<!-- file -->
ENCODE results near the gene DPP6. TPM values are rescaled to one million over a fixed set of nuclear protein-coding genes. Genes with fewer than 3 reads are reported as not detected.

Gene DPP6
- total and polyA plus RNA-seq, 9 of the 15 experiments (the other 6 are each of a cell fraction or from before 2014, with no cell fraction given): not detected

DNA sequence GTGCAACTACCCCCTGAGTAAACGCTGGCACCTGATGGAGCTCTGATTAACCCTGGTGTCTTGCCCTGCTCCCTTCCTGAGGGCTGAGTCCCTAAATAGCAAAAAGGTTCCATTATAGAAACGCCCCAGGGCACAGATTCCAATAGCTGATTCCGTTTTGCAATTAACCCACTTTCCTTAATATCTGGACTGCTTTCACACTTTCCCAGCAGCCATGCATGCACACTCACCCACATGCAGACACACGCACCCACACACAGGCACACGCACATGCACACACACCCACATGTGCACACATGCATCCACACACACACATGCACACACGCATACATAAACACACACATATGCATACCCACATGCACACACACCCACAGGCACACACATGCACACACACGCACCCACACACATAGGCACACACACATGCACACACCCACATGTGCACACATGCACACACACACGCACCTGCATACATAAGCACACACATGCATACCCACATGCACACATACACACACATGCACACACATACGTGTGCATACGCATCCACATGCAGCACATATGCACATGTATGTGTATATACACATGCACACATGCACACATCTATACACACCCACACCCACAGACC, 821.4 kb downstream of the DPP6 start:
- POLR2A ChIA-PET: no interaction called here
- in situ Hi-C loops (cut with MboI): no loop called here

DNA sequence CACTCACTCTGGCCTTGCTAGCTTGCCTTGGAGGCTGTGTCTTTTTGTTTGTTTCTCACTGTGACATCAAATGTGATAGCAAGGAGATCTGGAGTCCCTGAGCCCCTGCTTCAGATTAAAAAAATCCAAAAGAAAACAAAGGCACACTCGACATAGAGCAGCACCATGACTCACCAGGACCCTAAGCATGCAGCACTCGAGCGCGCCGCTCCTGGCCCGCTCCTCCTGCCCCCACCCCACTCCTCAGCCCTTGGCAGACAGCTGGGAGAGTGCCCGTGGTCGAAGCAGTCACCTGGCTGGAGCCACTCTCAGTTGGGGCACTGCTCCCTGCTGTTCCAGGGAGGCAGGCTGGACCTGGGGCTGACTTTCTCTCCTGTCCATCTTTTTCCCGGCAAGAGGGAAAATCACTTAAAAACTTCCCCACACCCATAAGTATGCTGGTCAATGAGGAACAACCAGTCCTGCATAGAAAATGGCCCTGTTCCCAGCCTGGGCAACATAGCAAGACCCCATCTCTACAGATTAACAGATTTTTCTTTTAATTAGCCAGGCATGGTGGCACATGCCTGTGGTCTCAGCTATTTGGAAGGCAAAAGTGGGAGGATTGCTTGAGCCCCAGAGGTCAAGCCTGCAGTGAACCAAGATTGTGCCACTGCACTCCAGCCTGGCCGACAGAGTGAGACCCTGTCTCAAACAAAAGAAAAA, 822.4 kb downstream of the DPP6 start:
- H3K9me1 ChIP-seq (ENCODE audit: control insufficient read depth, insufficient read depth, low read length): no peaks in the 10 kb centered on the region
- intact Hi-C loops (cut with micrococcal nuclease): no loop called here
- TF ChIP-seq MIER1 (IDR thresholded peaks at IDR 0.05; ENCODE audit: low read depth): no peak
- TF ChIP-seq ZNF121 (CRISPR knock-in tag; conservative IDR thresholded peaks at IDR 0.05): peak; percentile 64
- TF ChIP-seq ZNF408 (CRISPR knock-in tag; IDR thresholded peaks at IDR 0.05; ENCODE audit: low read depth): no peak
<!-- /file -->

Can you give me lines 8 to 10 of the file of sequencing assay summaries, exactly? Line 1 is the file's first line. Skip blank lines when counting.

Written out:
- H3K9me1 ChIP-seq (ENCODE audit: control insufficient read depth, insufficient read depth, low read length): no peaks in the 10 kb centered on the region
- intact Hi-C loops (cut with micrococcal nuclease): no loop called here
- TF ChIP-seq MIER1 (IDR thresholded peaks at IDR 0.05; ENCODE audit: low read depth): no peak